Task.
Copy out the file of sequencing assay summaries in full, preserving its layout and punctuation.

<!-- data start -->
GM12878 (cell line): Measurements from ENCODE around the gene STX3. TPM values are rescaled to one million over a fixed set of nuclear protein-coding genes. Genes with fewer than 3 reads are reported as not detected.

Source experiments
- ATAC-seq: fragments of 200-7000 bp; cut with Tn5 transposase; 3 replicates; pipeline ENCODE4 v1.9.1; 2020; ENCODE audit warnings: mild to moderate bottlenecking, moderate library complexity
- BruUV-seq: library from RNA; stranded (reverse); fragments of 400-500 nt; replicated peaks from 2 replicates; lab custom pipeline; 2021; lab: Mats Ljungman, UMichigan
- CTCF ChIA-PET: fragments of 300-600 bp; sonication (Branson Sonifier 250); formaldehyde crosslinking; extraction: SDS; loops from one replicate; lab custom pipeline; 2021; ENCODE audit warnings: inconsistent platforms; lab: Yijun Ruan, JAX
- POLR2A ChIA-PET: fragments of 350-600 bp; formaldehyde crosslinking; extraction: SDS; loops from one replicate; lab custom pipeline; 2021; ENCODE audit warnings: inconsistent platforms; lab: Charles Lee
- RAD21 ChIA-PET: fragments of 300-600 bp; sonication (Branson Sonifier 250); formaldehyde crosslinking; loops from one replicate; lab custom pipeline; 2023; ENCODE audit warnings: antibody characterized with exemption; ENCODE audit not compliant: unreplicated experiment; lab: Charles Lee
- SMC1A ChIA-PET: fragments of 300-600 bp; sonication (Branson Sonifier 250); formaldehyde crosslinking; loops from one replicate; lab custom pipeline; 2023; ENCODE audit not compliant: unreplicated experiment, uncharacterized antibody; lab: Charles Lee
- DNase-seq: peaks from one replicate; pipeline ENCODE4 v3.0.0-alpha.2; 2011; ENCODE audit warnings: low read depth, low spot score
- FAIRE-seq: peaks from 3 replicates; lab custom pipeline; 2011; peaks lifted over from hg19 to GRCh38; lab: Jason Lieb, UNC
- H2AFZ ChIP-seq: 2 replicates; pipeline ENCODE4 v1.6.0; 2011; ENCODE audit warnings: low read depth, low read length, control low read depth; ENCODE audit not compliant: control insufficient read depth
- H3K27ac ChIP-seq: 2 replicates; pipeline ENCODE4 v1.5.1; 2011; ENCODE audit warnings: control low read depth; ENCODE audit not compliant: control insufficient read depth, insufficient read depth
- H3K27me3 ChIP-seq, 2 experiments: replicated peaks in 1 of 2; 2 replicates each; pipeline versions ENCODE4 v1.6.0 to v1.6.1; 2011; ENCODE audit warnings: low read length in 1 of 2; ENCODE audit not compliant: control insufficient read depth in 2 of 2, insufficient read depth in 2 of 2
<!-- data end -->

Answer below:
GM12878 (cell line): Measurements from ENCODE around the gene STX3. TPM values are rescaled to one million over a fixed set of nuclear protein-coding genes. Genes with fewer than 3 reads are reported as not detected.

Source experiments
- ATAC-seq: fragments of 200-7000 bp; cut with Tn5 transposase; 3 replicates; pipeline ENCODE4 v1.9.1; 2020; ENCODE audit warnings: mild to moderate bottlenecking, moderate library complexity
- BruUV-seq: library from RNA; stranded (reverse); fragments of 400-500 nt; replicated peaks from 2 replicates; lab custom pipeline; 2021; lab: Mats Ljungman, UMichigan
- CTCF ChIA-PET: fragments of 300-600 bp; sonication (Branson Sonifier 250); formaldehyde crosslinking; extraction: SDS; loops from one replicate; lab custom pipeline; 2021; ENCODE audit warnings: inconsistent platforms; lab: Yijun Ruan, JAX
- POLR2A ChIA-PET: fragments of 350-600 bp; formaldehyde crosslinking; extraction: SDS; loops from one replicate; lab custom pipeline; 2021; ENCODE audit warnings: inconsistent platforms; lab: Charles Lee
- RAD21 ChIA-PET: fragments of 300-600 bp; sonication (Branson Sonifier 250); formaldehyde crosslinking; loops from one replicate; lab custom pipeline; 2023; ENCODE audit warnings: antibody characterized with exemption; ENCODE audit not compliant: unreplicated experiment; lab: Charles Lee
- SMC1A ChIA-PET: fragments of 300-600 bp; sonication (Branson Sonifier 250); formaldehyde crosslinking; loops from one replicate; lab custom pipeline; 2023; ENCODE audit not compliant: unreplicated experiment, uncharacterized antibody; lab: Charles Lee
- DNase-seq: peaks from one replicate; pipeline ENCODE4 v3.0.0-alpha.2; 2011; ENCODE audit warnings: low read depth, low spot score
- FAIRE-seq: peaks from 3 replicates; lab custom pipeline; 2011; peaks lifted over from hg19 to GRCh38; lab: Jason Lieb, UNC
- H2AFZ ChIP-seq: 2 replicates; pipeline ENCODE4 v1.6.0; 2011; ENCODE audit warnings: low read depth, low read length, control low read depth; ENCODE audit not compliant: control insufficient read depth
- H3K27ac ChIP-seq: 2 replicates; pipeline ENCODE4 v1.5.1; 2011; ENCODE audit warnings: control low read depth; ENCODE audit not compliant: control insufficient read depth, insufficient read depth
- H3K27me3 ChIP-seq, 2 experiments: replicated peaks in 1 of 2; 2 replicates each; pipeline versions ENCODE4 v1.6.0 to v1.6.1; 2011; ENCODE audit warnings: low read length in 1 of 2; ENCODE audit not compliant: control insufficient read depth in 2 of 2, insufficient read depth in 2 of 2